I’ll reveal the secrets below, but if you haven’t tried your hand, read this first.
So what’s the deal with this strange message from my Coca Cola obsessed uncle?
In the original puzzle, I mentioned my uncle’s desk had an empty Coke can on it. That was the biggest clue. This message is actually a modern-day scytale, a ribbon of ciphertext that you wrap around a cylinder to see the plaintext.
Your first step is printing the message at full size. Make sure the “1 inch” scale actually measures 1 inch. The vertical black lines indicate that you need to cut the message into five strips. The black tabs at the bottom indicate that you need to tape all the strips together.
But what size cylinder?
A 12-ounce soda can, of course!
But that would be too easy. So I reordered the 5 strips and place white boxes in the black tabs, which I hoped would be a clue that you need to write a code word there.
But what word? The cipher’s only numbers provide a clue. 18658. Or: May 8, 1886. This was the day Coca Cola first went on sale, and the first place to sell it was Jacob’s Pharmacy in Atlanta, Georgia.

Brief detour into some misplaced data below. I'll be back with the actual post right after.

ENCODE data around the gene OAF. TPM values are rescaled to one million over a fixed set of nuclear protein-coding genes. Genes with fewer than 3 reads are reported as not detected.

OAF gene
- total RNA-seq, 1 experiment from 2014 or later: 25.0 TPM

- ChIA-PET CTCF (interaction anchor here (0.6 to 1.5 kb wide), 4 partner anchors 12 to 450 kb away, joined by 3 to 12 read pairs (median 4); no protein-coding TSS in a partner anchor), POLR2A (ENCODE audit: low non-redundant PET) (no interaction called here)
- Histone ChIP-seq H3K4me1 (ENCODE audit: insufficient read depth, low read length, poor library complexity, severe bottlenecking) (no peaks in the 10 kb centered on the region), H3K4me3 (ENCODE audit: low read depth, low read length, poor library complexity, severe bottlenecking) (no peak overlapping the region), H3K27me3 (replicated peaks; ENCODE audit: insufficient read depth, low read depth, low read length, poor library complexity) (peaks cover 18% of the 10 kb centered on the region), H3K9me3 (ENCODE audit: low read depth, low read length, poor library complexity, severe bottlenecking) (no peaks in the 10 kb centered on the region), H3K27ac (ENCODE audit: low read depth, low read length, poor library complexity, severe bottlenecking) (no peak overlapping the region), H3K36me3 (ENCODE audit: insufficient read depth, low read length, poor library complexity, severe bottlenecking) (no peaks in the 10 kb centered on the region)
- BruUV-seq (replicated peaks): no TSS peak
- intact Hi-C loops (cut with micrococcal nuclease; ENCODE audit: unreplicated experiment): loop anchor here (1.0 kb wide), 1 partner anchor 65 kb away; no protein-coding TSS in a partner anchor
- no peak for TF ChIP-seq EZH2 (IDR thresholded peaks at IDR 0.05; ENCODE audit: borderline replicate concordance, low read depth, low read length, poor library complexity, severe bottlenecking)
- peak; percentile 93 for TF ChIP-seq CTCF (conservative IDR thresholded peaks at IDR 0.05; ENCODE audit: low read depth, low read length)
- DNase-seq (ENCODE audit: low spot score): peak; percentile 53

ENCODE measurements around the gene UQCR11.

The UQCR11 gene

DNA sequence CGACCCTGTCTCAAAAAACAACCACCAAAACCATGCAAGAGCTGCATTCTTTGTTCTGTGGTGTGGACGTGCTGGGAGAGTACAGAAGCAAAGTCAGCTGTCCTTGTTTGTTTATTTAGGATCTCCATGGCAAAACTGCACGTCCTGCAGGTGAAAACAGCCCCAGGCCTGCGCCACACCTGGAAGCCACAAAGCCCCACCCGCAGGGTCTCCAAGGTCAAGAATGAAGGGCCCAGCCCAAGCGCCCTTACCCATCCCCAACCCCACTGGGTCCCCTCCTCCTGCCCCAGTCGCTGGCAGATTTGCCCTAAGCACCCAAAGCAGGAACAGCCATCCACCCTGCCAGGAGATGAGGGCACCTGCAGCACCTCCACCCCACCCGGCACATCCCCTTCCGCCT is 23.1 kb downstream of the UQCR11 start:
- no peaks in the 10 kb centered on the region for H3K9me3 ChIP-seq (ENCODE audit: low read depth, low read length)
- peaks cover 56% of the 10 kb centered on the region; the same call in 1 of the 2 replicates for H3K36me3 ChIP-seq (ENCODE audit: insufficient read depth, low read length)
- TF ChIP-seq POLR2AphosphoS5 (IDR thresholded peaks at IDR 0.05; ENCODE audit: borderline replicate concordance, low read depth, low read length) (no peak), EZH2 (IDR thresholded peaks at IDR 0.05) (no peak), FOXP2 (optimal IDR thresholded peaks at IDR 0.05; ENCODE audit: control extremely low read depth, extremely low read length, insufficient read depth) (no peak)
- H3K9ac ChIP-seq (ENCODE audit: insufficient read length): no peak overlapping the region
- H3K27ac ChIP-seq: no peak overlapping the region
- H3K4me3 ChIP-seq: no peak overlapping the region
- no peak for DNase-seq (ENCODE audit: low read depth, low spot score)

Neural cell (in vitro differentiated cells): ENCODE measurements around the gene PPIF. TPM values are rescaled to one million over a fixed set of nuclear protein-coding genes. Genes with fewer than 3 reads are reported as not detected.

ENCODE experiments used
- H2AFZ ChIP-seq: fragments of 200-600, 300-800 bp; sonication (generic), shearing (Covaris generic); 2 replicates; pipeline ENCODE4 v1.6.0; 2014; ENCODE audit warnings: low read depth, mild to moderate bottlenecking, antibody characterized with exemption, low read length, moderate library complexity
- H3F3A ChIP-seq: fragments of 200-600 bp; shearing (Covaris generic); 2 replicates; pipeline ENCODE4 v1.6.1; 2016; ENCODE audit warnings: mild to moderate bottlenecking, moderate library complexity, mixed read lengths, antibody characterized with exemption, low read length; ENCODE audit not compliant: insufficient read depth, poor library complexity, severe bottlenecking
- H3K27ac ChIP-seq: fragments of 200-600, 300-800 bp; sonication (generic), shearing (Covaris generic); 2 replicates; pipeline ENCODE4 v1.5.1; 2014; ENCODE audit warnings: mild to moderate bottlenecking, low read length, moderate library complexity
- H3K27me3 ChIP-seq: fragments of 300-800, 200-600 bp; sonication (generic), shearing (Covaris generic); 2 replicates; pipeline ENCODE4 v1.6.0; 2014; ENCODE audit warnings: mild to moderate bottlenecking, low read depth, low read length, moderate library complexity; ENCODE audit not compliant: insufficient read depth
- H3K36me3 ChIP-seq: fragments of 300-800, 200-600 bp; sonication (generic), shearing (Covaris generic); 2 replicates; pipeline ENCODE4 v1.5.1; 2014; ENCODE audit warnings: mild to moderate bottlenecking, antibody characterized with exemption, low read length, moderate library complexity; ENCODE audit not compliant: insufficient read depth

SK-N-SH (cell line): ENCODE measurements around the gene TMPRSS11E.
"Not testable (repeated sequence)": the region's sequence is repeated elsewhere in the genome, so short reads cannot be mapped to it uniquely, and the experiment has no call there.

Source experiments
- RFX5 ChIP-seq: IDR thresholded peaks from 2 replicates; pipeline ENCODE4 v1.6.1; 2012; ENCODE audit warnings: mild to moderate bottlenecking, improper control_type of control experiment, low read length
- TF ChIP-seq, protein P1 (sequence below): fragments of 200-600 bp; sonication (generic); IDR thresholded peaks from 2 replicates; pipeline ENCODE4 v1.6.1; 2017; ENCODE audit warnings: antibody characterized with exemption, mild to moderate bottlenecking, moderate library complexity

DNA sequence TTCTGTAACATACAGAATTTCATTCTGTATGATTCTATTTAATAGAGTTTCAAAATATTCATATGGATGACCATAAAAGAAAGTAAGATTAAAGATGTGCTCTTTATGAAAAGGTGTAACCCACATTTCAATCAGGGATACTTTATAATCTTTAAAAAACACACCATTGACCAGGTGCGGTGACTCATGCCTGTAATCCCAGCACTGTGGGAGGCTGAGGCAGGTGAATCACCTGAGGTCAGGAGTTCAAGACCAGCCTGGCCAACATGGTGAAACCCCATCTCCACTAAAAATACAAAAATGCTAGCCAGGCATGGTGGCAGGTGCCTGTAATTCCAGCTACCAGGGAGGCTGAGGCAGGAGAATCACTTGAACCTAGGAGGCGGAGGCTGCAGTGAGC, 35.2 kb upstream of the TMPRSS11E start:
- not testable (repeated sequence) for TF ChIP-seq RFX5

And thus, the codeword is JACOB. You write JACOB in the five tabs …
then cut the strips …
… and then reorder the tabs alphabetically: ABCJO.
Now when you tape them together and wrap the ribbon around the can, you get a message!
“The new and popular soda fountain drink containing the properties of the wonderful coca plant and the famous cola nuts .”
This is a line from an early Coca Cola ad, back when the drink contained cocaine.
In the original description, I mentioned that the desk also contained pencils, a spiral notebook, a cloth tape measure, Scotch tape, and a pair of scissors. These items are clues. You need a pencil to write the codeword, scissors to cut the note into strips, and Scotch tape to tape them together. “Spiral notebook” hinted that you had to make a spiral, and “cloth tape measure” hinted that you needed to wrap something around something else.
Full disclosure: I’m not a Coke fan. My soda of choice is Diet Dr. Pepper!
With CodeAWeek.com, I hope to release one cipher, puzzle, or mystery every week. Anyone can attempt to solve. The winner is the first person to send a correct solution and a description of the solve method to email@example.com. Once a correct solution is e-mailed, I will publish a follow-up post, congratulating the winner and revealing the secrets of the code.
You may post questions or theories in the comments, but DO NOT POST SOLUTIONS. E-mail them to firstname.lastname@example.org.